The opinion of the court was delivered by: JOSEPH RODRIGUEZ, Senior District Judge
[EDITOR'S NOTE: This case is unpublished as indicated by the issuing court.] OPINION
This matter has come before the Court on Defendant Ocean City
Home Savings Bank's ("Ocean City Bank" or the "Bank") Motion for
Summary Judgment, and Plaintiff John M. Floyd & Associates'
("Floyd") Cross Motion for Summary Judgment. Also before the
Court is a Motion in Limine filed by Floyd, with his cross motion
for summary judgment, to preclude the testimony of the Bank's
expert, Nicholas Ketcha ("Ketcha"). For the reasons discussed
herein, the Bank's motion for summary judgment is granted as to
Floyd's breach of contract and implied warranty of good faith and
fair dealing claims. Floyd's cross motion for summary judgment is
granted in-part and denied in-part; it is granted as to the
Bank's counterclaim for refund of its $25,000 retainer, but
denied in all other aspects. Additionally, Floyd's motion in
limine is denied as moot because no aspect of Ketcha's testimony
was relied upon by the Court in reaching this decision.
This litigation concerns a contract that was entered into
between Floyd and the Ocean City Bank, and allegedly breached
when the Bank rejected Floyd's recommendations and hired a different consulting firm. On May 16,
2001, a teleconference took place between Paul Esposito
("Esposito"), Regional Sales Director of the Bank, and Mark Roe,
Executive Sales Director for Floyd, whereby Roe proposed
consulting services for an overdraft privilege program. (Roe Dep.
at 9.) On June 27, 2001, Roe presented a written proposal (the
"Contract") to Esposito, in which Floyd sought to provide certain
computer consulting services to the bank in exchange for a
$25,000 retainer, out of pocket expenses, and a percentage of
future savings as a result of the program. (See Def.'s Exh. C.)
The Contract called for Floyd to analyze the Bank's current
computer systems, make recommendations, create and instal an
overdraft privilege program, and train the Bank's employees.
Esposito signed the Contract on August 21, 2001 and Floyd's
president, John Floyd, signed the agreement on August 27, 2001.
(Id. at 6.) It is undisputed that a contract was formed;
however, the parties dispute whether the Bank's actions
constitute a breach of that agreement.
The parties dispute the overall goals of the overdraft
privilege program. Esposito testified that one of the Bank's main
objectives in the program's implementation was to insure it was
fully-automated. (See Esposito Dep. at 47.) Further, Esposito
states that he had conversations in the summer of 2001 with Rick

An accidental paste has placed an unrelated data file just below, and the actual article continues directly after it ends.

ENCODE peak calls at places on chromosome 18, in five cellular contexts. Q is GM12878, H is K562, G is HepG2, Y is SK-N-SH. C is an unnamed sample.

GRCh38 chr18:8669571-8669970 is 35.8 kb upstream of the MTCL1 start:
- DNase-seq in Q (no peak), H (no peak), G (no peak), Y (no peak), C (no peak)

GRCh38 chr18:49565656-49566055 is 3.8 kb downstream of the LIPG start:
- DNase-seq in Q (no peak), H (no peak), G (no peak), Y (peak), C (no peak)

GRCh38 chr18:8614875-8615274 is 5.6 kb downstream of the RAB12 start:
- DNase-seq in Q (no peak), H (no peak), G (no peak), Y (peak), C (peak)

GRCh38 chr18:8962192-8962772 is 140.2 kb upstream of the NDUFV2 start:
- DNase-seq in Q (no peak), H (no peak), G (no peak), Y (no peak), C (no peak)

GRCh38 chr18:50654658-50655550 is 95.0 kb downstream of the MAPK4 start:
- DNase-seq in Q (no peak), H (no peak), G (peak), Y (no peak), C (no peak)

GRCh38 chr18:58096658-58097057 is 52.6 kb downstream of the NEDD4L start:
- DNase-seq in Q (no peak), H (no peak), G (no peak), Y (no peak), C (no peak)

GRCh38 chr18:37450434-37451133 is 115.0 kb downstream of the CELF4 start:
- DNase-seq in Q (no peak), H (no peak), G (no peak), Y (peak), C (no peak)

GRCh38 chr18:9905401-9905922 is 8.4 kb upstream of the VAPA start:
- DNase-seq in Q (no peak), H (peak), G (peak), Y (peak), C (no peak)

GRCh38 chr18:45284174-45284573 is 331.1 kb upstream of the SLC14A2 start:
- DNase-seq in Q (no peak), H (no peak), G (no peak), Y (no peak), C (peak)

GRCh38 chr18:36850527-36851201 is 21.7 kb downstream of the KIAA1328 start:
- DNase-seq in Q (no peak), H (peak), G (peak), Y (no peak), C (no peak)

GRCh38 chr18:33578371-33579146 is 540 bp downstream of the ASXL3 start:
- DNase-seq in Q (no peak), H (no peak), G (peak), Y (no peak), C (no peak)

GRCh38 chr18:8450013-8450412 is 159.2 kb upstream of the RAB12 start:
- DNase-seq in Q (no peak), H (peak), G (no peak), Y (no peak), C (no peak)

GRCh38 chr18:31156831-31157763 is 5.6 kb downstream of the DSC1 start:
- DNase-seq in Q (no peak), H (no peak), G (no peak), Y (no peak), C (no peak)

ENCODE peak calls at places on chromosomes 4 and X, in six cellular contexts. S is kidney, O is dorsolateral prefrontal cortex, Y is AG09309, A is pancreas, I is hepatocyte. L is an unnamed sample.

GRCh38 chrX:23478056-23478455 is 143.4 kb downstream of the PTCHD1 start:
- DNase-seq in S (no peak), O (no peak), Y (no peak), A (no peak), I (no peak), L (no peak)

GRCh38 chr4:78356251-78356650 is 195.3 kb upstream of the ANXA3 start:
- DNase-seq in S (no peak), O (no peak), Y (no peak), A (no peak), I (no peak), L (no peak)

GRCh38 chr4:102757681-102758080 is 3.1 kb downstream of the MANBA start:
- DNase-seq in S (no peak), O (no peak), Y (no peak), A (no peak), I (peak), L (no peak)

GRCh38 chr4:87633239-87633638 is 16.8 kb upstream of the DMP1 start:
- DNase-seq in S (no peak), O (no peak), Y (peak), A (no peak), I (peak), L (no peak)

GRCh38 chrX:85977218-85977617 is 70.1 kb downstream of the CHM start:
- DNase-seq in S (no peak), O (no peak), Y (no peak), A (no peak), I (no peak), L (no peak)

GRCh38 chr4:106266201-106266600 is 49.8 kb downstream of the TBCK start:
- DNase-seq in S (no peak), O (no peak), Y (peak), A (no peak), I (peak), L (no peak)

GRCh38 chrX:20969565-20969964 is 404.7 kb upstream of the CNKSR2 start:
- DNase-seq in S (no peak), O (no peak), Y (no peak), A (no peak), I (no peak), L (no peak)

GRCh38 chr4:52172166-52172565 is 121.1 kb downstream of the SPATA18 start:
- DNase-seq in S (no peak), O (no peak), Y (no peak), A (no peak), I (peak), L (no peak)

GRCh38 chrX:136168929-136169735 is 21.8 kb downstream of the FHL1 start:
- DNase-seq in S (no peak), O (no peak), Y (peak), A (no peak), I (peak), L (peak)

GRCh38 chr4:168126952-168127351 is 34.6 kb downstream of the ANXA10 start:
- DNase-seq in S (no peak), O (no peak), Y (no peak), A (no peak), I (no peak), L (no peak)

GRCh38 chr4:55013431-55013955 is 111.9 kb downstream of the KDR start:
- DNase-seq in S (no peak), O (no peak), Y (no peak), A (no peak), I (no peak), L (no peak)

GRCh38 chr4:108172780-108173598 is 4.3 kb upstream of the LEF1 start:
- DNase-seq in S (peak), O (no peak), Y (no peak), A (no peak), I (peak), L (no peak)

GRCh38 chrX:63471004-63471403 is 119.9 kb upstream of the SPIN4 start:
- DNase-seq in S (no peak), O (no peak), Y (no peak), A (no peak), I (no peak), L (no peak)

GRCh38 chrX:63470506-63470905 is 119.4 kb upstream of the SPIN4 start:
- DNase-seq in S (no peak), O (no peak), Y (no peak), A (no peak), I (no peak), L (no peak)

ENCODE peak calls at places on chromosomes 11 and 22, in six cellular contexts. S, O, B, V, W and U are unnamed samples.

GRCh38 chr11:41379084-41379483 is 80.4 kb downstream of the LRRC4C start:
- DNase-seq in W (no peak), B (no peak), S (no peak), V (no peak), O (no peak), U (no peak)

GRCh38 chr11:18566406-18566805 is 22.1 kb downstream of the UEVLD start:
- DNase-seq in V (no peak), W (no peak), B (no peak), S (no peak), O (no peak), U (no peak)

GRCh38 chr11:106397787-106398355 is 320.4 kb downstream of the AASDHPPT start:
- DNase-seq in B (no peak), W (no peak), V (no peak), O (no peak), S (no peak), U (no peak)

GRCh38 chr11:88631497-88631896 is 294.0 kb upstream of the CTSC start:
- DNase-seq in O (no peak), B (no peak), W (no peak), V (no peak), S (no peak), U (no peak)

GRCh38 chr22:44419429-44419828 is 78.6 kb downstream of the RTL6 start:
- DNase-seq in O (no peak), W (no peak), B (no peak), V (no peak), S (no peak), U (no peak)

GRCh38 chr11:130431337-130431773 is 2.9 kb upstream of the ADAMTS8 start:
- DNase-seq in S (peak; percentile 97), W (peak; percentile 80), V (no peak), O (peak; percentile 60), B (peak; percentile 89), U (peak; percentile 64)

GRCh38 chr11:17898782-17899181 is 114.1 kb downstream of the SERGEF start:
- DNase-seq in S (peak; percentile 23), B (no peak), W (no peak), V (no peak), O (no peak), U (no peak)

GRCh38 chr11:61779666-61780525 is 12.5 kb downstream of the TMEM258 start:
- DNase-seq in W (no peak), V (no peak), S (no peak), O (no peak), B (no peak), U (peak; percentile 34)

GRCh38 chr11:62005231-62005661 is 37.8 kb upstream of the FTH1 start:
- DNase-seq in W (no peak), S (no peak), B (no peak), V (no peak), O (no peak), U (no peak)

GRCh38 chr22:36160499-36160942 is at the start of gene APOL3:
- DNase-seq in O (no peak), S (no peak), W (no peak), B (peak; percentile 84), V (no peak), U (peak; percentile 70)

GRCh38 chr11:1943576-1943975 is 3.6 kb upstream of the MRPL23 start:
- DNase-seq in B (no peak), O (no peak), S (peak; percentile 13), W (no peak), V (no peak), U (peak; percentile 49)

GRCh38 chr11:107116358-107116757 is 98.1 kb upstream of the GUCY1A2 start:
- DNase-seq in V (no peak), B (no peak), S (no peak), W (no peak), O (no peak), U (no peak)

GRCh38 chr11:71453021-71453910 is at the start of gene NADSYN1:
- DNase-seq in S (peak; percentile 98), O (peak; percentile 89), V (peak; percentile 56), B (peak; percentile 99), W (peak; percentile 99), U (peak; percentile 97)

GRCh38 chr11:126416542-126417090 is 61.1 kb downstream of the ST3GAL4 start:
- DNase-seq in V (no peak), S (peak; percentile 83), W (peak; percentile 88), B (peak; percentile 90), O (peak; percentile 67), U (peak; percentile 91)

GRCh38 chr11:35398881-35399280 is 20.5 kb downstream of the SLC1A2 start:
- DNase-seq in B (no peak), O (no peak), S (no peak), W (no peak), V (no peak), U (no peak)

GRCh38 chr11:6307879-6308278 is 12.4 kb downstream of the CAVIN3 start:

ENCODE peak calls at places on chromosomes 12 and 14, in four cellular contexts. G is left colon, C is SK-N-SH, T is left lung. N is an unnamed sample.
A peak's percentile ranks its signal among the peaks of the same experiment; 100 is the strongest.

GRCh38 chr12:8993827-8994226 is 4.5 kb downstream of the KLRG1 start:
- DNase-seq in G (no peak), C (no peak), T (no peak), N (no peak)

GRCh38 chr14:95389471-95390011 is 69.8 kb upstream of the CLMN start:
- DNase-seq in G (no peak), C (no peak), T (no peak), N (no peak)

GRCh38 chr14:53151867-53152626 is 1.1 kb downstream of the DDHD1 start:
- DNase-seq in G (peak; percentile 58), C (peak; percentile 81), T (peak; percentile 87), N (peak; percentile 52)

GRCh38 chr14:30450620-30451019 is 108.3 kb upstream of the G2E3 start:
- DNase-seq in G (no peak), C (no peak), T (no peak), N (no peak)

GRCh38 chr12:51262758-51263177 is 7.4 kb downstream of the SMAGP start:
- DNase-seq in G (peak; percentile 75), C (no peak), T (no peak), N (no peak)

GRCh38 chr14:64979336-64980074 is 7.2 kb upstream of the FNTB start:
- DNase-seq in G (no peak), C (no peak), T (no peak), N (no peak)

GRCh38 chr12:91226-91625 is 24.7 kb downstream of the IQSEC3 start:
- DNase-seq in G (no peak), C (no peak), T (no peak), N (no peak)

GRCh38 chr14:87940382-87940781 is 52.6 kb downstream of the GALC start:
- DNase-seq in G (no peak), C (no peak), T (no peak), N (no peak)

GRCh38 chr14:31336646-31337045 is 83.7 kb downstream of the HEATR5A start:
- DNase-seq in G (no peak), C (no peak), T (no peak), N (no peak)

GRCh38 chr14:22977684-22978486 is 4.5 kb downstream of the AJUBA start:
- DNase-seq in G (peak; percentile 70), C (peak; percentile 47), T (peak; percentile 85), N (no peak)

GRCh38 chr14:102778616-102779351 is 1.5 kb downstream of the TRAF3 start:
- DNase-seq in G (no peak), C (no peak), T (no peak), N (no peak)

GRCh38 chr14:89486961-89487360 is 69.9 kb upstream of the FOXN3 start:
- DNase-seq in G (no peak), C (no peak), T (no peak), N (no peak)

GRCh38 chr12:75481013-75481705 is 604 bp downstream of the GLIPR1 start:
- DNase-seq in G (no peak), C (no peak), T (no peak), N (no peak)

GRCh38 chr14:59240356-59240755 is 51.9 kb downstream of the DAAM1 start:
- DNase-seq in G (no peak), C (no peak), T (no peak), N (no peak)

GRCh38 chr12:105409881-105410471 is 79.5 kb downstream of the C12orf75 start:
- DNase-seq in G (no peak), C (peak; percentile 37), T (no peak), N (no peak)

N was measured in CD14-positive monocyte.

Wade ("Wade") of Bisys Corporation, the company that provided
core processing services to the Bank, concerning compatibility
issues with the Bank's existing hardware and the overdraft
privilege program. (Id. at 182.) In August 2001, Roe testified
that he had two phone conversations with Esposito and Wade in which they discussed compatibility
issues. (Roe Dep. at 20.) In the first conversation, Roe
testified that he assured Wade and Esposito that Floyd had never
encountered a core processing system in which it could not
implement the overdraft program. (Id. at 20.) On October 2,
2001, at the request of Esposito, Roe and Floyd technician Eric
Hudgins, called Wade to talk about the compatibility problems.
Roe's notes from that conversation state:
After much discussion, thought I had him convinced to
let us make our recommendations to the bank, let the
bank approve or not approve them, and then Bisys
would be contacted to inform them of any
programming/modifications that would have to be made.
(Id. at 56.)
Another, and less significant dispute concerned a free checking
option, which, Esposito testified, was allegedly communicated to
Roe that the Bank was not interested in this feature in the
overdraft program. (Esposito Dep. at 20.) Roe admitted that one
of the concerns of the Bank was whether this aspect of the
program could be modified to have a no free checking program.
(Id. at 31-32.) Nevertheless, Roe stated that once the free
checking program was presented, the Bank would have the option to
approve or disapprove the recommendation. (Id. at 32.) The
full-automation and the no free checking options in the overdraft
program were not expressly mentioned in the Contract drafted by
The Contract called for a four phase implementation. First, was
the Analysis Phase where Floyd would identify existing account
structures and procedures through interviews, observation, and review of historical data. (Id. at
3.) Second, was the Presentation Phase, where Floyd would propose
recommended changes to the Bank's management, and identify those
recommendations that are approved by the Bank. (Id.) These were
followed by the Implementation Phase and the Follow-up Phase.
(Id. at 4.) The Contract did not include an exclusivity